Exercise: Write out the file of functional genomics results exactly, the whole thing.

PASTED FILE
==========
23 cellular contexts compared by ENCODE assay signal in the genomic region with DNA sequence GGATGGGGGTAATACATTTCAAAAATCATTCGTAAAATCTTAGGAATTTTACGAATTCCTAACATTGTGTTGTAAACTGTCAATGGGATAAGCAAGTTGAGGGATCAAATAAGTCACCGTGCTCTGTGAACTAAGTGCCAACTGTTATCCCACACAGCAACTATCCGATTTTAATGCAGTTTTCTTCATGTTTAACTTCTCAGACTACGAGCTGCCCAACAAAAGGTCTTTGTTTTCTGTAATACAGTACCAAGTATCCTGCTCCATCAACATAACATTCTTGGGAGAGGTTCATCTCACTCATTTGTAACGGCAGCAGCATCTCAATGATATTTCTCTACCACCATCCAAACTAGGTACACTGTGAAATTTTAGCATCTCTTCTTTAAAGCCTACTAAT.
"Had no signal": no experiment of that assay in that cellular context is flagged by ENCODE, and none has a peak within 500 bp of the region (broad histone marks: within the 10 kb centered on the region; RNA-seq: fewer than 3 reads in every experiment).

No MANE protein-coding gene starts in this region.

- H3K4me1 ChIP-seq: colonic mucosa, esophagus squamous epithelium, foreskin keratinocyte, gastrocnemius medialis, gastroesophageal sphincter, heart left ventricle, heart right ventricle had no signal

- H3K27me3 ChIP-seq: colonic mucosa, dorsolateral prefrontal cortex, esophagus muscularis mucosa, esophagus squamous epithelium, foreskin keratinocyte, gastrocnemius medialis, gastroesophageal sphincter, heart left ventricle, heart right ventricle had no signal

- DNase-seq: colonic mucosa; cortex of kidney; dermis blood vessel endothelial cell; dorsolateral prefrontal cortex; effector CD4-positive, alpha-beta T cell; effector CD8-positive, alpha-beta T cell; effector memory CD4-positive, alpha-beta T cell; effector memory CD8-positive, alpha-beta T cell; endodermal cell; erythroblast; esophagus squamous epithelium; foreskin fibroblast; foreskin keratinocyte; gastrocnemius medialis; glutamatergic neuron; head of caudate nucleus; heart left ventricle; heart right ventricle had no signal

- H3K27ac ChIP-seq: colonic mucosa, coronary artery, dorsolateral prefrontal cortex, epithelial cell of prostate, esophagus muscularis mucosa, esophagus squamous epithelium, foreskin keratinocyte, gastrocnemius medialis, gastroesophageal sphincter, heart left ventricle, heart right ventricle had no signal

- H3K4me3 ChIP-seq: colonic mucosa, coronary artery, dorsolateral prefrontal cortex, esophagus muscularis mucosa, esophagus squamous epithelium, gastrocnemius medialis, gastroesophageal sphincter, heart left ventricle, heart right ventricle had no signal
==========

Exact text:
23 cellular contexts compared by ENCODE assay signal in the genomic region with DNA sequence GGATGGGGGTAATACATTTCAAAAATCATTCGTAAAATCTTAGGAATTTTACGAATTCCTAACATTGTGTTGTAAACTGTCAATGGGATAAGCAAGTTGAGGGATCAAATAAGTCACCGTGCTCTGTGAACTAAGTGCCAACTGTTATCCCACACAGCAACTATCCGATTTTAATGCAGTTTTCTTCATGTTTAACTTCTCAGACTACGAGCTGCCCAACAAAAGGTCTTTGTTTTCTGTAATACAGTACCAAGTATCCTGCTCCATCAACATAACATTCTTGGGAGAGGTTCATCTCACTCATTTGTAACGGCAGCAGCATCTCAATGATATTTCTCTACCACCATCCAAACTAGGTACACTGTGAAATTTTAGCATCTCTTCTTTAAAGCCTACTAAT.
"Had no signal": no experiment of that assay in that cellular context is flagged by ENCODE, and none has a peak within 500 bp of the region (broad histone marks: within the 10 kb centered on the region; RNA-seq: fewer than 3 reads in every experiment).

No MANE protein-coding gene starts in this region.

- H3K4me1 ChIP-seq: colonic mucosa, esophagus squamous epithelium, foreskin keratinocyte, gastrocnemius medialis, gastroesophageal sphincter, heart left ventricle, heart right ventricle had no signal

- H3K27me3 ChIP-seq: colonic mucosa, dorsolateral prefrontal cortex, esophagus muscularis mucosa, esophagus squamous epithelium, foreskin keratinocyte, gastrocnemius medialis, gastroesophageal sphincter, heart left ventricle, heart right ventricle had no signal

- DNase-seq: colonic mucosa; cortex of kidney; dermis blood vessel endothelial cell; dorsolateral prefrontal cortex; effector CD4-positive, alpha-beta T cell; effector CD8-positive, alpha-beta T cell; effector memory CD4-positive, alpha-beta T cell; effector memory CD8-positive, alpha-beta T cell; endodermal cell; erythroblast; esophagus squamous epithelium; foreskin fibroblast; foreskin keratinocyte; gastrocnemius medialis; glutamatergic neuron; head of caudate nucleus; heart left ventricle; heart right ventricle had no signal

- H3K27ac ChIP-seq: colonic mucosa, coronary artery, dorsolateral prefrontal cortex, epithelial cell of prostate, esophagus muscularis mucosa, esophagus squamous epithelium, foreskin keratinocyte, gastrocnemius medialis, gastroesophageal sphincter, heart left ventricle, heart right ventricle had no signal

- H3K4me3 ChIP-seq: colonic mucosa, coronary artery, dorsolateral prefrontal cortex, esophagus muscularis mucosa, esophagus squamous epithelium, gastrocnemius medialis, gastroesophageal sphincter, heart left ventricle, heart right ventricle had no signal